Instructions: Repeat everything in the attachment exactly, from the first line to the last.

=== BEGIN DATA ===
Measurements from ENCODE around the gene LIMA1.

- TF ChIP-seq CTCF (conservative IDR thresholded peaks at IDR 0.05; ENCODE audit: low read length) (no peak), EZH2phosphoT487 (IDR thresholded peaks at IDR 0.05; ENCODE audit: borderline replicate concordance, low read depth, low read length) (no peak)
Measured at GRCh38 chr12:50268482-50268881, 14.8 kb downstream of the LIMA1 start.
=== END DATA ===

Measurements from ENCODE around the gene LIMA1.

- TF ChIP-seq CTCF (conservative IDR thresholded peaks at IDR 0.05; ENCODE audit: low read length) (no peak), EZH2phosphoT487 (IDR thresholded peaks at IDR 0.05; ENCODE audit: borderline replicate concordance, low read depth, low read length) (no peak)
Measured at GRCh38 chr12:50268482-50268881, 14.8 kb downstream of the LIMA1 start.